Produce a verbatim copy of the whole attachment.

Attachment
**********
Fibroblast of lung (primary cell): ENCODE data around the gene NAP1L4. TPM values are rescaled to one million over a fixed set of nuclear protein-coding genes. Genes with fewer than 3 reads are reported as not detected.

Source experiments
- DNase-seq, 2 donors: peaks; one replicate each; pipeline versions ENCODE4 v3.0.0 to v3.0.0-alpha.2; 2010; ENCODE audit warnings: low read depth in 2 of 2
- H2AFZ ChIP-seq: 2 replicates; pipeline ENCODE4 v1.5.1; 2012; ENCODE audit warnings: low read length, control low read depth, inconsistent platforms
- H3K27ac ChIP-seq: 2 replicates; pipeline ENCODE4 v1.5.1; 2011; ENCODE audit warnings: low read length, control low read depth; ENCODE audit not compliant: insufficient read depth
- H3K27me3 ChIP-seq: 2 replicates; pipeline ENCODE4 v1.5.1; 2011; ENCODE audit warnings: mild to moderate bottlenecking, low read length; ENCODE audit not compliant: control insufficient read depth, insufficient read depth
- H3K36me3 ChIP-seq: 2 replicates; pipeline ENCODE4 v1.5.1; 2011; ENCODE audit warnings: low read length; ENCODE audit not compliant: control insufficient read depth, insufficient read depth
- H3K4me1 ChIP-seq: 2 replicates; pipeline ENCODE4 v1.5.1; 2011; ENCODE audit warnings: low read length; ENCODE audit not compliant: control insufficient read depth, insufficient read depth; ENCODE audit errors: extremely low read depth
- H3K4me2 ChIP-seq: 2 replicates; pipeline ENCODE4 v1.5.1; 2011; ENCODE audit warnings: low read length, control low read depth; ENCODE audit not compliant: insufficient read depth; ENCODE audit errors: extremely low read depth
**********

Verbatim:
Fibroblast of lung (primary cell): ENCODE data around the gene NAP1L4. TPM values are rescaled to one million over a fixed set of nuclear protein-coding genes. Genes with fewer than 3 reads are reported as not detected.

Source experiments
- DNase-seq, 2 donors: peaks; one replicate each; pipeline versions ENCODE4 v3.0.0 to v3.0.0-alpha.2; 2010; ENCODE audit warnings: low read depth in 2 of 2
- H2AFZ ChIP-seq: 2 replicates; pipeline ENCODE4 v1.5.1; 2012; ENCODE audit warnings: low read length, control low read depth, inconsistent platforms
- H3K27ac ChIP-seq: 2 replicates; pipeline ENCODE4 v1.5.1; 2011; ENCODE audit warnings: low read length, control low read depth; ENCODE audit not compliant: insufficient read depth
- H3K27me3 ChIP-seq: 2 replicates; pipeline ENCODE4 v1.5.1; 2011; ENCODE audit warnings: mild to moderate bottlenecking, low read length; ENCODE audit not compliant: control insufficient read depth, insufficient read depth
- H3K36me3 ChIP-seq: 2 replicates; pipeline ENCODE4 v1.5.1; 2011; ENCODE audit warnings: low read length; ENCODE audit not compliant: control insufficient read depth, insufficient read depth
- H3K4me1 ChIP-seq: 2 replicates; pipeline ENCODE4 v1.5.1; 2011; ENCODE audit warnings: low read length; ENCODE audit not compliant: control insufficient read depth, insufficient read depth; ENCODE audit errors: extremely low read depth
- H3K4me2 ChIP-seq: 2 replicates; pipeline ENCODE4 v1.5.1; 2011; ENCODE audit warnings: low read length, control low read depth; ENCODE audit not compliant: insufficient read depth; ENCODE audit errors: extremely low read depth